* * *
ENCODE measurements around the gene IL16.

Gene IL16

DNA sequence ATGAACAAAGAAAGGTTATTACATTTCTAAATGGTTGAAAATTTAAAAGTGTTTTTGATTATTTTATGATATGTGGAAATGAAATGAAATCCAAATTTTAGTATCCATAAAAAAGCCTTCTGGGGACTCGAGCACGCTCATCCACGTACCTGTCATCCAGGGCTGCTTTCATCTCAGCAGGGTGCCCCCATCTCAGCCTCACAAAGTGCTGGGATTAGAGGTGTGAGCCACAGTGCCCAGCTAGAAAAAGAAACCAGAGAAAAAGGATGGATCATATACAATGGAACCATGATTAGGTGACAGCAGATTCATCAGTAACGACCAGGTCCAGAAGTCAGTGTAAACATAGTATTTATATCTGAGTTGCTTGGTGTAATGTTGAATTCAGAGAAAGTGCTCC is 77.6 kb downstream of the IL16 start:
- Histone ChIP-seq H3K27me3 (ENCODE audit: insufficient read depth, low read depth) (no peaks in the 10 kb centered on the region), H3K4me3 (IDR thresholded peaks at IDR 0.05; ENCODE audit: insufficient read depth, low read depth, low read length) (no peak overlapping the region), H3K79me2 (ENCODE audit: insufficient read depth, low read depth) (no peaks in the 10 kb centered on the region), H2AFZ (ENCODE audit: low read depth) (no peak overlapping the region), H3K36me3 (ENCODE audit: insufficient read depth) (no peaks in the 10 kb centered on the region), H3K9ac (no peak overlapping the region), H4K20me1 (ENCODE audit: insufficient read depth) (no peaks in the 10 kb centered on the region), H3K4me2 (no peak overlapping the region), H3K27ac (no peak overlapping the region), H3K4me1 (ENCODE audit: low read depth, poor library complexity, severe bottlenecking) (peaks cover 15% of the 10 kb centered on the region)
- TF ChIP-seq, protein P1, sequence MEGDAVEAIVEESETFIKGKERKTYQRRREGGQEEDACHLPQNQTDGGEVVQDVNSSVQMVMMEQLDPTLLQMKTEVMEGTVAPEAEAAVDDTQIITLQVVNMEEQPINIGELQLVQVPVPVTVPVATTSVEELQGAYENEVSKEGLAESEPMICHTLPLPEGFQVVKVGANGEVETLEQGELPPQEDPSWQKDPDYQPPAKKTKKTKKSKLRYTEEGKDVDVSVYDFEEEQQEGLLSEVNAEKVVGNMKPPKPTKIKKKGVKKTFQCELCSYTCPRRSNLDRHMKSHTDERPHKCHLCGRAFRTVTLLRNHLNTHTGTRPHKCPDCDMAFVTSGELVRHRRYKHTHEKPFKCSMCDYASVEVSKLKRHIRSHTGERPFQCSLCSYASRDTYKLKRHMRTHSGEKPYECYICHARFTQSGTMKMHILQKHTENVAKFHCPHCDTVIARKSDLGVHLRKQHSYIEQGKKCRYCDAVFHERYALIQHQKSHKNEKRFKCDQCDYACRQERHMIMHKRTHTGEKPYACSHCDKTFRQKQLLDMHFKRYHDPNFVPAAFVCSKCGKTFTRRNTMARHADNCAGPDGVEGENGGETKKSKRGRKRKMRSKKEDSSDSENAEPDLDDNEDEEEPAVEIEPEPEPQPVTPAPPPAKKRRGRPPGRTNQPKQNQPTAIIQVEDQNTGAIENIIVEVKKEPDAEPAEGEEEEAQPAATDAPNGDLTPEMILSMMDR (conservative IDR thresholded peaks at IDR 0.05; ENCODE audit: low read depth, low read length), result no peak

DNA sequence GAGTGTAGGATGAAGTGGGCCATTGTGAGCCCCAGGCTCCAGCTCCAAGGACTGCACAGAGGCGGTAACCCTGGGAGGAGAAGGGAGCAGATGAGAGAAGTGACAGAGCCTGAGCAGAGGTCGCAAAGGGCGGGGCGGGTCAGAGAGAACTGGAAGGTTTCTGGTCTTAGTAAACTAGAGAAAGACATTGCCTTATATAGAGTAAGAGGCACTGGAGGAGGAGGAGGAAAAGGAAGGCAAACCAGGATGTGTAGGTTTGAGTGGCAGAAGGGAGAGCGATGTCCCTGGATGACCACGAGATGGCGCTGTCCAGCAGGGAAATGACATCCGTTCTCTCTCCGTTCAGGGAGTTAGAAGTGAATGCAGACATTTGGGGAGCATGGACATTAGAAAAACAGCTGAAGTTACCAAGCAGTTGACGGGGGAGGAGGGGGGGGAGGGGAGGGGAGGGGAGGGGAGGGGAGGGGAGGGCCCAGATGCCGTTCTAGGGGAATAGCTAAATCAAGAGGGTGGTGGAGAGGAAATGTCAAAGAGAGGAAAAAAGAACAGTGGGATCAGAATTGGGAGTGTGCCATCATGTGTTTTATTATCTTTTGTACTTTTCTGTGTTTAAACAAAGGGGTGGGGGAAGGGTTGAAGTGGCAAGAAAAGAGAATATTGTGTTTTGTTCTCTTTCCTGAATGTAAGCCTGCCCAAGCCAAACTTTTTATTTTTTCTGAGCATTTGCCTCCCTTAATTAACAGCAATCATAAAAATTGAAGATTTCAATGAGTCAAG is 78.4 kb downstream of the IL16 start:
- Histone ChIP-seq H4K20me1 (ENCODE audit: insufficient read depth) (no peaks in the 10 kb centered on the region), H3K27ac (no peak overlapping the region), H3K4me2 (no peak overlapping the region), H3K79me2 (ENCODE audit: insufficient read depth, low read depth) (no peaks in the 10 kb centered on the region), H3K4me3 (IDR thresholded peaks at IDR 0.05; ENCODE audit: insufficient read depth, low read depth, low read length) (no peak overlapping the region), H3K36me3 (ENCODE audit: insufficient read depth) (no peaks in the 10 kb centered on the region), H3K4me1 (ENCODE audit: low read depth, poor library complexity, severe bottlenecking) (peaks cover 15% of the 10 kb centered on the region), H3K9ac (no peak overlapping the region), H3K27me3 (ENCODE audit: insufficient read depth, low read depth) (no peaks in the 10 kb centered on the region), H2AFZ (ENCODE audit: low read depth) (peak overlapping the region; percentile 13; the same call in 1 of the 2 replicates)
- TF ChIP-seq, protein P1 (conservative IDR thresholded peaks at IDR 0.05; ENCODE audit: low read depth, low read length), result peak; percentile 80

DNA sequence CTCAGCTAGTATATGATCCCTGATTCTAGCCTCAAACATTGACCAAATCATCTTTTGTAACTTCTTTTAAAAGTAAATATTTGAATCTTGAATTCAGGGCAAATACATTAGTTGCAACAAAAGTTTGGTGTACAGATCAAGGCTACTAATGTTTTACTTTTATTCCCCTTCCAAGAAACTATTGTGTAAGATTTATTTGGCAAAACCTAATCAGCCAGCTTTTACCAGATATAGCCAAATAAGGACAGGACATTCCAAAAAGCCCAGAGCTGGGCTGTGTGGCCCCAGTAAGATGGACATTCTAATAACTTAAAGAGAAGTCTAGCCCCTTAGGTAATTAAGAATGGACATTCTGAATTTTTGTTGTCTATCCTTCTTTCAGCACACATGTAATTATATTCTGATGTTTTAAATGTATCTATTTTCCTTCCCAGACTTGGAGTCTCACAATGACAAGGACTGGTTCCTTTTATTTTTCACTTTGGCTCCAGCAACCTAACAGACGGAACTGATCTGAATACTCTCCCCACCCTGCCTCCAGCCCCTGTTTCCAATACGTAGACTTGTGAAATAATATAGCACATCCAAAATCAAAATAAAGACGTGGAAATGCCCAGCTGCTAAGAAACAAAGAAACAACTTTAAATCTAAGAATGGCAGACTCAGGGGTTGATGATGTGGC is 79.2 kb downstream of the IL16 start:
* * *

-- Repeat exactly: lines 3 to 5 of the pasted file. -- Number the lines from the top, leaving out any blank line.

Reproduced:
DNA sequence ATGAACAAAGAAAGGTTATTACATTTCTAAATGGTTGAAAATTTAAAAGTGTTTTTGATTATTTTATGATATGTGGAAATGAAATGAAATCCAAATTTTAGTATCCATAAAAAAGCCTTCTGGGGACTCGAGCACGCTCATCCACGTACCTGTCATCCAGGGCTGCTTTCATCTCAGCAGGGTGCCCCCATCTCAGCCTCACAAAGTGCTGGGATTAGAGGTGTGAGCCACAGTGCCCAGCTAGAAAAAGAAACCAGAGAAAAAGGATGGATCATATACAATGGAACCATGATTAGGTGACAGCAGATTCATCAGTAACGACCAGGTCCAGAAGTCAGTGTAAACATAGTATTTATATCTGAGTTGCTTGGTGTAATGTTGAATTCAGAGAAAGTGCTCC is 77.6 kb downstream of the IL16 start:
- Histone ChIP-seq H3K27me3 (ENCODE audit: insufficient read depth, low read depth) (no peaks in the 10 kb centered on the region), H3K4me3 (IDR thresholded peaks at IDR 0.05; ENCODE audit: insufficient read depth, low read depth, low read length) (no peak overlapping the region), H3K79me2 (ENCODE audit: insufficient read depth, low read depth) (no peaks in the 10 kb centered on the region), H2AFZ (ENCODE audit: low read depth) (no peak overlapping the region), H3K36me3 (ENCODE audit: insufficient read depth) (no peaks in the 10 kb centered on the region), H3K9ac (no peak overlapping the region), H4K20me1 (ENCODE audit: insufficient read depth) (no peaks in the 10 kb centered on the region), H3K4me2 (no peak overlapping the region), H3K27ac (no peak overlapping the region), H3K4me1 (ENCODE audit: low read depth, poor library complexity, severe bottlenecking) (peaks cover 15% of the 10 kb centered on the region)
- TF ChIP-seq, protein P1, sequence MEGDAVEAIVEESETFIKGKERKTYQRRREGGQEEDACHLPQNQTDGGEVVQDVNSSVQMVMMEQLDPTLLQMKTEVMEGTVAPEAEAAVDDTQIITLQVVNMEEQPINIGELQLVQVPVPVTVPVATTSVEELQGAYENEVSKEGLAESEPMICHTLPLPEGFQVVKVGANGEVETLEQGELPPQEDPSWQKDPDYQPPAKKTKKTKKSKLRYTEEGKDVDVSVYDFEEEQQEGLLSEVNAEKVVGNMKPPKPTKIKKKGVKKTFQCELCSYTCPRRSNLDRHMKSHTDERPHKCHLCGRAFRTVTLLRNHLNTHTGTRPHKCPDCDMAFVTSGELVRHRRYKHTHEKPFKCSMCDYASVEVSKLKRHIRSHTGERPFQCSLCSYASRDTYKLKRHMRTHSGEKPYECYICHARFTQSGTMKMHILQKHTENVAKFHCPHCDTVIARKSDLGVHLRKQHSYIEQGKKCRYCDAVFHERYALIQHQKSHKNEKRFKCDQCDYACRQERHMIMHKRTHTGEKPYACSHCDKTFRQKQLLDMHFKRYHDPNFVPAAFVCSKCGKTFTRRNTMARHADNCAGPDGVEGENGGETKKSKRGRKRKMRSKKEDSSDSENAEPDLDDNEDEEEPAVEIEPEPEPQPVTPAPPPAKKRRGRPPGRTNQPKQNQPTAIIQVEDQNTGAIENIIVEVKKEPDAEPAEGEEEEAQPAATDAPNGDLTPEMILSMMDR (conservative IDR thresholded peaks at IDR 0.05; ENCODE audit: low read depth, low read length), result no peak